A hearing before a magistrate and a trial before a judge and jury (or a judge alone, if the accused person agrees) proceed in much the same way.
When the hearing begins, a formal plea may be taken, followed by an opening by the police or the state prosecutor. The prosecution evidence is then led, at the end of which you may argue that the prosecution has not produced sufficient evidence to make out the charge against you. If the prosecution has produced sufficient evidence, you may wish to (but need not) call defence evidence.
You may choose to give evidence, and thus be cross-examined by the prosecutor, or you may choose to "stand mute", which means that you say nothing and cannot be cross-examined. In Victoria, it is no longer possible to give "unsworn evidence", which meant that you could not be cross-examined on the evidence you gave. Remember, the defence does not have to prove a case, it just has to cut down or cast reasonable doubt on the prosecution case. (In practice this may mean substantial doubt.)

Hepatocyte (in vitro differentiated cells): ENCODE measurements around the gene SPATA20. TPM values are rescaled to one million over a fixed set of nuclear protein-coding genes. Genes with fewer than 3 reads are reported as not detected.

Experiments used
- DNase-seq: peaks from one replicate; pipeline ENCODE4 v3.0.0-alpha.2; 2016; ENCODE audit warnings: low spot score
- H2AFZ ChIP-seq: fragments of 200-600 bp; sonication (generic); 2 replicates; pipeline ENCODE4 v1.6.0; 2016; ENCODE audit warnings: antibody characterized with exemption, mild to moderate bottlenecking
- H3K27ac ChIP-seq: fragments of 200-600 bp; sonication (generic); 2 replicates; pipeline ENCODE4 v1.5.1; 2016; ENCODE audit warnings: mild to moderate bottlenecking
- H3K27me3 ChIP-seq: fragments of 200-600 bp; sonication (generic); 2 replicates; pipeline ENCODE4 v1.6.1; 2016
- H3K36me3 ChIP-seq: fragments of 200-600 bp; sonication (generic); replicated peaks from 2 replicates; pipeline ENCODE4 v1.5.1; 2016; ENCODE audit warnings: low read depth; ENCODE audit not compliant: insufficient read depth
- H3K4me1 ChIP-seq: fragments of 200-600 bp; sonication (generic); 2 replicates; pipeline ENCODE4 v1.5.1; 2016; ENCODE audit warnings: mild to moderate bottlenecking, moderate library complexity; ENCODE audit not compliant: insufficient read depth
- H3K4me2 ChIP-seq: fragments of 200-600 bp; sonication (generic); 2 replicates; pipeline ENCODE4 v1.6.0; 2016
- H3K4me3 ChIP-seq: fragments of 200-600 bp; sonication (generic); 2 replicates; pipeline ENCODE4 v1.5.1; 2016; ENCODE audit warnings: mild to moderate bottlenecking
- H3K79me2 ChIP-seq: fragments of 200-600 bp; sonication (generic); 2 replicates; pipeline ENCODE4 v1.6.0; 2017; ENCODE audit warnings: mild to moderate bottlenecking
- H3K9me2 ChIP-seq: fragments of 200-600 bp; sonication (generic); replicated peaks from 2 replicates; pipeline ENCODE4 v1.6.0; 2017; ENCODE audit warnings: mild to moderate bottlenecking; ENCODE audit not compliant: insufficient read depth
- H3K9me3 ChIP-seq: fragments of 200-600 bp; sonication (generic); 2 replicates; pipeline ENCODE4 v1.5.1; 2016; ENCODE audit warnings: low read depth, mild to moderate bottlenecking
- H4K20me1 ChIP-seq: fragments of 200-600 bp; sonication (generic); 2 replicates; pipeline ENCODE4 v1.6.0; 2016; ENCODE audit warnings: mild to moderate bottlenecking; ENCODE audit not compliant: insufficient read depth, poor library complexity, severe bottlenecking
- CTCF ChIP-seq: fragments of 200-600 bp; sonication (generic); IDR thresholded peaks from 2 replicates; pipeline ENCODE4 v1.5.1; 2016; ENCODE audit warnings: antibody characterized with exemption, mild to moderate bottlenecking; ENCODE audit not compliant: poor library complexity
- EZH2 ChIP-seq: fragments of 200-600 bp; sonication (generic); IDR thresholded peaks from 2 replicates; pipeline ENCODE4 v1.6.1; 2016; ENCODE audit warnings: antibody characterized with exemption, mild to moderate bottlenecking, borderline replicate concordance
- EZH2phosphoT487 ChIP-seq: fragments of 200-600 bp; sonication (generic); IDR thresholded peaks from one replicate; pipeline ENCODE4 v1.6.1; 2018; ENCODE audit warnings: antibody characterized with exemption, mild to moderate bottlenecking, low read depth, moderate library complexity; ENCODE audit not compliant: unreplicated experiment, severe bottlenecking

At the end of all the evidence, the prosecution addresses the court on their view of the evidence; then the defence lawyer or self-represented person does the same. In a hearing, the magistrate then gives a judgment. In a trial the judge sums up for the jury, which is then asked to decide whether the person is guilty or not guilty.